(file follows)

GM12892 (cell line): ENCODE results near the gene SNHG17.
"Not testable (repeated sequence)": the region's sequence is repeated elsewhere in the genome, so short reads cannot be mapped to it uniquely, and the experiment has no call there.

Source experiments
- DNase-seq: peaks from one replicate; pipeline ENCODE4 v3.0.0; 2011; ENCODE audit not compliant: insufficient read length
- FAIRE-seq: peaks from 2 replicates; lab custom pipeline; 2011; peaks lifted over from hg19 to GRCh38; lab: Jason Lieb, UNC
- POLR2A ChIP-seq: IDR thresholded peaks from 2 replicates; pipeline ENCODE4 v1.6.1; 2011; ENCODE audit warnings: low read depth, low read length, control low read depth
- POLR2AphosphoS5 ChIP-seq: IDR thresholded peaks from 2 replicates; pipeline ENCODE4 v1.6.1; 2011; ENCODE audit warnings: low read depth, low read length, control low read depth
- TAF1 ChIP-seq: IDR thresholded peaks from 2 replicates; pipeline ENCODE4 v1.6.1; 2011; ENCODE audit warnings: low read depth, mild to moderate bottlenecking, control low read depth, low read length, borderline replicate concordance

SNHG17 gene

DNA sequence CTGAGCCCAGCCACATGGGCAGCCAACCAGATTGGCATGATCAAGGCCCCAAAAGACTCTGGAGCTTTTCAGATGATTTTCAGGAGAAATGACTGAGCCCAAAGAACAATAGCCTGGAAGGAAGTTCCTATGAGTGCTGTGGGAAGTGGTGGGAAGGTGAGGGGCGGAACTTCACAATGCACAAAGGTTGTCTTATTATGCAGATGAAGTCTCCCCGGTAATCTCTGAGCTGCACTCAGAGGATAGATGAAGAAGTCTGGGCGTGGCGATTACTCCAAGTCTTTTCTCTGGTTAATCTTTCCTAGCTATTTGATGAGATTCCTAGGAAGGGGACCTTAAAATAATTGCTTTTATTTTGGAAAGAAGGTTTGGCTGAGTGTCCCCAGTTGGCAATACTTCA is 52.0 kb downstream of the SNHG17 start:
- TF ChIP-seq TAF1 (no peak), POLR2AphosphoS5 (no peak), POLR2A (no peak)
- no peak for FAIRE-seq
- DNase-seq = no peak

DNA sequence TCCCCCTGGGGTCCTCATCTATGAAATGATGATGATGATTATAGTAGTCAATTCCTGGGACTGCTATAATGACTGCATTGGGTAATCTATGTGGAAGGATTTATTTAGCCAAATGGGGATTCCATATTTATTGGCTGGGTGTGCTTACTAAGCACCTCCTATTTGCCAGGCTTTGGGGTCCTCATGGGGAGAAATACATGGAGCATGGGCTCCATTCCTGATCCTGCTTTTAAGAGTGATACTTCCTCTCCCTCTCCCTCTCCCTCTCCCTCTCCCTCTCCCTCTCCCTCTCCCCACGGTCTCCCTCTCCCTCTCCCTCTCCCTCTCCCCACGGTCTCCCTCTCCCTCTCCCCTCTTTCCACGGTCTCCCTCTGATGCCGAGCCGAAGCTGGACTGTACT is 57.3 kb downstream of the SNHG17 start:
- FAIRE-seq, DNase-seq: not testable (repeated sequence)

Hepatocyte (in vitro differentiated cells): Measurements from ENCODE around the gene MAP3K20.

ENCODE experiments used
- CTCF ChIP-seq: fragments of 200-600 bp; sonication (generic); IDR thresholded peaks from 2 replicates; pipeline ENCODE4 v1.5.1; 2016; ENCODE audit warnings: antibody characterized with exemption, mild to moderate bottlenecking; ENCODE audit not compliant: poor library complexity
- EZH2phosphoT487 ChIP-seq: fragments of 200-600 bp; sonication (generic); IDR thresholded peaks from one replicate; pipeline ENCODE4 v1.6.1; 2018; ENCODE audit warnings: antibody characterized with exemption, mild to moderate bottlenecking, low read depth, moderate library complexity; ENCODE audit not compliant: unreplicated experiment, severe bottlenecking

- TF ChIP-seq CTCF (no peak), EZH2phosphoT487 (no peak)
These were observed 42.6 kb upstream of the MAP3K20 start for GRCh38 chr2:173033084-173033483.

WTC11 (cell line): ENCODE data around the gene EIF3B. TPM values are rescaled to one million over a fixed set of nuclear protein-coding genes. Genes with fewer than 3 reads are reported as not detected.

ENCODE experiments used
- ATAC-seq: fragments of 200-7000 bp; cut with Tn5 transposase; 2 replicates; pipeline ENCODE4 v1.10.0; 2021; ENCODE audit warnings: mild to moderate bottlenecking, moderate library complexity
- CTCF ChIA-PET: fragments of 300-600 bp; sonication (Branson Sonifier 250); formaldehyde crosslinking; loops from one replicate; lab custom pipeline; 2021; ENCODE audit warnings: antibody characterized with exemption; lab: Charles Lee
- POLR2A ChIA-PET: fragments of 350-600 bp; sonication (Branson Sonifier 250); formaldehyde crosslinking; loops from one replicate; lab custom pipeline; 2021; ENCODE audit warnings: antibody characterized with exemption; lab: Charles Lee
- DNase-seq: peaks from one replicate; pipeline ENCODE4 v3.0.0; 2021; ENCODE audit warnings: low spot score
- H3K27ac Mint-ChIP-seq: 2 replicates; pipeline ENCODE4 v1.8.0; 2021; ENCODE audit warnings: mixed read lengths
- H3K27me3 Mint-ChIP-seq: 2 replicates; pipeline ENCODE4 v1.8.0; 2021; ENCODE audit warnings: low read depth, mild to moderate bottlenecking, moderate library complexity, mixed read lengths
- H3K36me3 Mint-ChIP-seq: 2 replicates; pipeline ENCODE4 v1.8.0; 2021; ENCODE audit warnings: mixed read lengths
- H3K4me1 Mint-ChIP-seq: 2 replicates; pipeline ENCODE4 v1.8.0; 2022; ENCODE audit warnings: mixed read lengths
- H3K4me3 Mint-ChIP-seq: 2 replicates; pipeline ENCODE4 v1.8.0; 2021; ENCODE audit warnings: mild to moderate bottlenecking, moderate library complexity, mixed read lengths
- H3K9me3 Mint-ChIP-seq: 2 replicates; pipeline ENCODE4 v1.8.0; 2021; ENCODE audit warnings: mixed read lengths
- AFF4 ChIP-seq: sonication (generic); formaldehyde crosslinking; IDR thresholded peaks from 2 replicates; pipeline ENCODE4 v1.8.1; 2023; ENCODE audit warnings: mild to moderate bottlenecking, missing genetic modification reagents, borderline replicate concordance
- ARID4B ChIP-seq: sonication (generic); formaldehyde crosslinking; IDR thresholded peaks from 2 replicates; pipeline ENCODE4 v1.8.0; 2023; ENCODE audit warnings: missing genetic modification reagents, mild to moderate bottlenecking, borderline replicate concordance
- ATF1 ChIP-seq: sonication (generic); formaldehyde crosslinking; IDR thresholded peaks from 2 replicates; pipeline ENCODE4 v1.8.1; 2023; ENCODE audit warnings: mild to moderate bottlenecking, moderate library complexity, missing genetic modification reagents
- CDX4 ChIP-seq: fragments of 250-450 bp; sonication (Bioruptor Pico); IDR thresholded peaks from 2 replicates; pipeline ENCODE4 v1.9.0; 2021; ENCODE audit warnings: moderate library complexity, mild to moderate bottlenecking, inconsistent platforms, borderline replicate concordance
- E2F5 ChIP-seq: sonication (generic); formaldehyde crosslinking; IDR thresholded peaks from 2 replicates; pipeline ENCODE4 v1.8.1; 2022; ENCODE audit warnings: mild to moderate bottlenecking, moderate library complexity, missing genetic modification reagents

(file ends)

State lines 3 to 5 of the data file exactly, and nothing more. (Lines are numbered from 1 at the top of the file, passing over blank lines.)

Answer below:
Source experiments
- DNase-seq: peaks from one replicate; pipeline ENCODE4 v3.0.0; 2011; ENCODE audit not compliant: insufficient read length
- FAIRE-seq: peaks from 2 replicates; lab custom pipeline; 2011; peaks lifted over from hg19 to GRCh38; lab: Jason Lieb, UNC